“A good developer is a lazy developer”. That was the first thing I heard in my first course of computer sciences. “Lazy” here does not mean “work allergic,” but it means “doing less to be more efficient”. It is a reality: doing less makes your projects shorter, reduces the need of application maintenance, and is less risky.
In my own opinion, the most important steps requiring the biggest efforts in a project are the following:
I had to implement some new functionalities on an application extracting interesting data from big log files. This application was implemented in an old low-level programmatical language (for rapidity and optimization purposes). I started to develop new functionalities on this application with this dummy language, but after having written a huge amount of complicated and unstable code I realized that the application could be simplified with a high-level language. It took me a very short time to completely rewrite the application with the new functionalities because the high level language was easier to use, needed less effort, and was more “test and debugging friendly”. Why was the application originally developed with this dummy outdated language? Just for performance and rapidity reasons. Indeed, the new application was now slower, but replacing the machine hosting the application by a new one made the application run faster than before! As says Google, “Do not lose your time to optimize an application. If your application is too slow move it on 10 machines. If the application is still too slow, move it on 100 machines ….” Keep in mind “high level programming” to provide “first class deliveries.”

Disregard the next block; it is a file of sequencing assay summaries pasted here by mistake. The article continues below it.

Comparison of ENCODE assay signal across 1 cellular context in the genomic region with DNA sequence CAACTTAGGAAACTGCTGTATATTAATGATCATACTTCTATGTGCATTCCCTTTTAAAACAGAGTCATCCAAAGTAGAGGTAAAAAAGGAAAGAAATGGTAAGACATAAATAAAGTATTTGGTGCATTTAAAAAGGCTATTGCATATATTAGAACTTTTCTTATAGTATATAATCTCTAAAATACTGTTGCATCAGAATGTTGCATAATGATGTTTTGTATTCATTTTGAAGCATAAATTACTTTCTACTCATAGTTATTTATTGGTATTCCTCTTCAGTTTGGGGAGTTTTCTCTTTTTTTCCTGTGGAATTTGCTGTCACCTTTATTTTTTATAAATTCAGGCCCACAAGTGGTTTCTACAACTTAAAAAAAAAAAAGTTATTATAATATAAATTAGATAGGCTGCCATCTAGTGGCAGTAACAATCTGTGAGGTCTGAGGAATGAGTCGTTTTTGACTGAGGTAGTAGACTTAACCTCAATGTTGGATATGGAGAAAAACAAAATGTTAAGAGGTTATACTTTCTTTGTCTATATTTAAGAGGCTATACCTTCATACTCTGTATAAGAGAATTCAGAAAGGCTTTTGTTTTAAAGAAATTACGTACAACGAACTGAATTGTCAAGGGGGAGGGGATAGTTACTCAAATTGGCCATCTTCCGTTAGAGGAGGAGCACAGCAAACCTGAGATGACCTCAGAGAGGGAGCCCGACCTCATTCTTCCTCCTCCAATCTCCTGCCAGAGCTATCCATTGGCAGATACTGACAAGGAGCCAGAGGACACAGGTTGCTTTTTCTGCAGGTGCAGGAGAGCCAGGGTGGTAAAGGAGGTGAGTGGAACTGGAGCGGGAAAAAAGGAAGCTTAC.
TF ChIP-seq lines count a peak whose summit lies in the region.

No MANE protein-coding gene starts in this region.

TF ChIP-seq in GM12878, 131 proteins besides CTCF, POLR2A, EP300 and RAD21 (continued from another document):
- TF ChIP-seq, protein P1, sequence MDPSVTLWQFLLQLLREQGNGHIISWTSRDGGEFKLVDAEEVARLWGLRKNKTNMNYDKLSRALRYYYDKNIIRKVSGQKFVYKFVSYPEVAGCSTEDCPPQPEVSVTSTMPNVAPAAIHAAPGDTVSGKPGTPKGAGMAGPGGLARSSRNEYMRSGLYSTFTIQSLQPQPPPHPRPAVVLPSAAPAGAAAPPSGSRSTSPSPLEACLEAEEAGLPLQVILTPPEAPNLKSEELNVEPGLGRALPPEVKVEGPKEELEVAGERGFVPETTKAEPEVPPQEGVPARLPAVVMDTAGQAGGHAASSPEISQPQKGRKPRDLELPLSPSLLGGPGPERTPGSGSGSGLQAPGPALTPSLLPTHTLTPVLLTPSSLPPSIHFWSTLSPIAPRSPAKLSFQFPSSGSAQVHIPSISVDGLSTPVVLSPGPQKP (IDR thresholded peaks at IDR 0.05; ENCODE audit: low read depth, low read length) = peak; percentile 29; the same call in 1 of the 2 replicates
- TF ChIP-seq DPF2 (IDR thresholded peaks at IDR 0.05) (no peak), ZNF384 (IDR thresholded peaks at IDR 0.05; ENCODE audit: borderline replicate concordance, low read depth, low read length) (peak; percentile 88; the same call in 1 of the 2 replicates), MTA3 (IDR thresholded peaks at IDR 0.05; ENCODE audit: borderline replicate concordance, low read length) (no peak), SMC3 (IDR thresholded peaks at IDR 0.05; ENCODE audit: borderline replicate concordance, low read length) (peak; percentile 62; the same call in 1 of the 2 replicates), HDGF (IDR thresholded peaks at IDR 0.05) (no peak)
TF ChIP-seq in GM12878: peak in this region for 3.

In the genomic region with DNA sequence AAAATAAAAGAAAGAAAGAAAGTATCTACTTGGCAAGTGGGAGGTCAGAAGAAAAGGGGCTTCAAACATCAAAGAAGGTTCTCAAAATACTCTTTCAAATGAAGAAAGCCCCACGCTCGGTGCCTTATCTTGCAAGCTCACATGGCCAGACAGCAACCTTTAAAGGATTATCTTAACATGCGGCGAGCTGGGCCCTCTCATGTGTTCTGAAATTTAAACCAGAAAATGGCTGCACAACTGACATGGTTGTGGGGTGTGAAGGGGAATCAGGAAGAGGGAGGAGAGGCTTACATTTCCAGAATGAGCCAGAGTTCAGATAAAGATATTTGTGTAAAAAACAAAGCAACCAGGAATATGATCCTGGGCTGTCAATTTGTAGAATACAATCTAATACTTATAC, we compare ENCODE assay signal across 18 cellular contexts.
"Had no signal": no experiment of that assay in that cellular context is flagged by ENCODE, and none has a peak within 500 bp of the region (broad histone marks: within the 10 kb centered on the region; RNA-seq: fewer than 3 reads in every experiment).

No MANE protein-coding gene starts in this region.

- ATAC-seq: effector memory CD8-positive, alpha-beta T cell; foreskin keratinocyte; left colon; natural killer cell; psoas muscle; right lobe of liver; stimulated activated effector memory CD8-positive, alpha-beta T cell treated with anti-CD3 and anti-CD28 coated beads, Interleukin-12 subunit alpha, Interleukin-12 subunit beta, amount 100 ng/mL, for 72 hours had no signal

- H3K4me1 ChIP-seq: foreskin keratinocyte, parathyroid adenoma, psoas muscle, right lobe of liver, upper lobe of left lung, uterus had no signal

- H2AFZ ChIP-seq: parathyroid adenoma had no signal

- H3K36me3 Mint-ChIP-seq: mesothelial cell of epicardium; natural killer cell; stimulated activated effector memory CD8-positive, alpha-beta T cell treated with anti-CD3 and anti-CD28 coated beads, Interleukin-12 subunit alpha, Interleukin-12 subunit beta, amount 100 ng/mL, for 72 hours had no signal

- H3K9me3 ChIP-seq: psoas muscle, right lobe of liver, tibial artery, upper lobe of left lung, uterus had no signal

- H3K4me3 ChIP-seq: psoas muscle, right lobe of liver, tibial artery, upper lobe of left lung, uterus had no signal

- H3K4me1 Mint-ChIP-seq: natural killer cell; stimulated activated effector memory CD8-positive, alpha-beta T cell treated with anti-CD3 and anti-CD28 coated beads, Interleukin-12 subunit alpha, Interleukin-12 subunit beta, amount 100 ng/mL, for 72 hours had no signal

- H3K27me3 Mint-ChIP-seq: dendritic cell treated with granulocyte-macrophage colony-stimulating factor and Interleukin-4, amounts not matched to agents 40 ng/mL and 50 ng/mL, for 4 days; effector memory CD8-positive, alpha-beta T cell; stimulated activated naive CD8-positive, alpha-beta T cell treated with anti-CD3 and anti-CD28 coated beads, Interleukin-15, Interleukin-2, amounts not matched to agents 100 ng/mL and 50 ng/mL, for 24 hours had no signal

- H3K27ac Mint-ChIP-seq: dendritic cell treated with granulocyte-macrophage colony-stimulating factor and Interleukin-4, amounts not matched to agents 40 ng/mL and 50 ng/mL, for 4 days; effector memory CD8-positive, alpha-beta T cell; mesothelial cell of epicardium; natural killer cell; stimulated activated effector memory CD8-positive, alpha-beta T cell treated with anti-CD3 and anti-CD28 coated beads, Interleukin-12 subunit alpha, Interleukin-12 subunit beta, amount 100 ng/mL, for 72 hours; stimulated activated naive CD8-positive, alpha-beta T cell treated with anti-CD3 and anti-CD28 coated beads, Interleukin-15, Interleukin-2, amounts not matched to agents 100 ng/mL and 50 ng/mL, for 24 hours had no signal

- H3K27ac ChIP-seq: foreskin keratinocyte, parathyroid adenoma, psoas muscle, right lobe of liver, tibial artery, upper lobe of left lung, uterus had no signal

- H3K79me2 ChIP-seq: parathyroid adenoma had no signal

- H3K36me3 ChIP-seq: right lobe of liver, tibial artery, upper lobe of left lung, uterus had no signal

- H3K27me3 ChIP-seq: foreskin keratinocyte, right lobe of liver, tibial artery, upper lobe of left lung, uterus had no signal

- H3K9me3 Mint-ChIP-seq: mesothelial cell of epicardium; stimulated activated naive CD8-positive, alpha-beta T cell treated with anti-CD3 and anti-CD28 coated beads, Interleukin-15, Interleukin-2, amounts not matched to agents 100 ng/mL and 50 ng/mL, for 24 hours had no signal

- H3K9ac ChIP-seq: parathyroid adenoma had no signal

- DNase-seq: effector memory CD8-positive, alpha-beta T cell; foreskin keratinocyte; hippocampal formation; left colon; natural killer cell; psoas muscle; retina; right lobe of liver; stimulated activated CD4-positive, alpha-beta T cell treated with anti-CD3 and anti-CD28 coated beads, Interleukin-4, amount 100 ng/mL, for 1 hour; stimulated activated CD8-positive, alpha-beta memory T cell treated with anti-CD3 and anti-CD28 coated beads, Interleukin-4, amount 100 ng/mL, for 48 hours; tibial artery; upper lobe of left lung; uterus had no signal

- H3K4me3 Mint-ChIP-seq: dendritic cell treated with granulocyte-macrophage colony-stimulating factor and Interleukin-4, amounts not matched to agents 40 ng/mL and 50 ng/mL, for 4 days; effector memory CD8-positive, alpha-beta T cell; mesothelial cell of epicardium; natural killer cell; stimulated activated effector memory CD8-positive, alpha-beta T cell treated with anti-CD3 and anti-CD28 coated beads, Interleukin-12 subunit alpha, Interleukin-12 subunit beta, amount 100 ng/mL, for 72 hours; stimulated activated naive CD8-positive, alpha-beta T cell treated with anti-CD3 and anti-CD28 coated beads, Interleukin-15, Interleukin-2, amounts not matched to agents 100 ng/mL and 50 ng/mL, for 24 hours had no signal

So what is the role of the modern developer? Nowadays, good developers are no longer crazy geeks who do not sleep one week before the deadline to write as many lines of codes as possible. Good developers are people that are able to select, aggregate, and parameterize the best tools answering as many of the client’s requirements as possible.
Web services are a good example of API not requiring any business developments. They are externally hosted and the functionalities offered are well tested (interesting web services provider here).
So now every time you have something to develop, just keep in mind that someone has already done it, maintained it, and provided support on it. The more your deliveries are universal, the more they will be understood and accepted by a majority of people. Our real added value is not the number of lines of codes you can write but how you select the best tools to satisfy your customer. Billy agrees: